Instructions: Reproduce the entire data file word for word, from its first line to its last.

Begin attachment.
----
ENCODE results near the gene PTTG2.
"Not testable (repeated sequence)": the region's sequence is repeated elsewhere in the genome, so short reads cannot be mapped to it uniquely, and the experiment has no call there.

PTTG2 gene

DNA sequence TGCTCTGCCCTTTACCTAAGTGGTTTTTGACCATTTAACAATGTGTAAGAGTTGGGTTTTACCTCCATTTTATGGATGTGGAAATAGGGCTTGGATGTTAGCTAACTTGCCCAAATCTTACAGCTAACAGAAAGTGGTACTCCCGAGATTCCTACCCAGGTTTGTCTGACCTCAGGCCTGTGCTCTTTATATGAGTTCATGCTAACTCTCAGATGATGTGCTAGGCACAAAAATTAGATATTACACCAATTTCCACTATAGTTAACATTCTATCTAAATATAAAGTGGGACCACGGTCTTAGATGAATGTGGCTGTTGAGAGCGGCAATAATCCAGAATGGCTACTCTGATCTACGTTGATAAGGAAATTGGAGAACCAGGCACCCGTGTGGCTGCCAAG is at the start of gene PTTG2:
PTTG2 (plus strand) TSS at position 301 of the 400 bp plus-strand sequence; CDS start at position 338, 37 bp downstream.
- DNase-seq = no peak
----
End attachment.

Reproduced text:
ENCODE results near the gene PTTG2.
"Not testable (repeated sequence)": the region's sequence is repeated elsewhere in the genome, so short reads cannot be mapped to it uniquely, and the experiment has no call there.

PTTG2 gene

DNA sequence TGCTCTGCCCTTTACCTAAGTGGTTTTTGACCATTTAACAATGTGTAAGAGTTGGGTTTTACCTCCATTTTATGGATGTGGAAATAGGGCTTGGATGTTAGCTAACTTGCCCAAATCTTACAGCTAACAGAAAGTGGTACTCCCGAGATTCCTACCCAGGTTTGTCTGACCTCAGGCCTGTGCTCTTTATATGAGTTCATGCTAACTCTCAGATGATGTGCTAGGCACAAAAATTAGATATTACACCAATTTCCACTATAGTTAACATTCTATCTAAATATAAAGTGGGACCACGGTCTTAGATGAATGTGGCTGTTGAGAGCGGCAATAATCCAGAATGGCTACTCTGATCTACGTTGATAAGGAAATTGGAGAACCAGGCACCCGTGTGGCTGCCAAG is at the start of gene PTTG2:
PTTG2 (plus strand) TSS at position 301 of the 400 bp plus-strand sequence; CDS start at position 338, 37 bp downstream.
- DNase-seq = no peak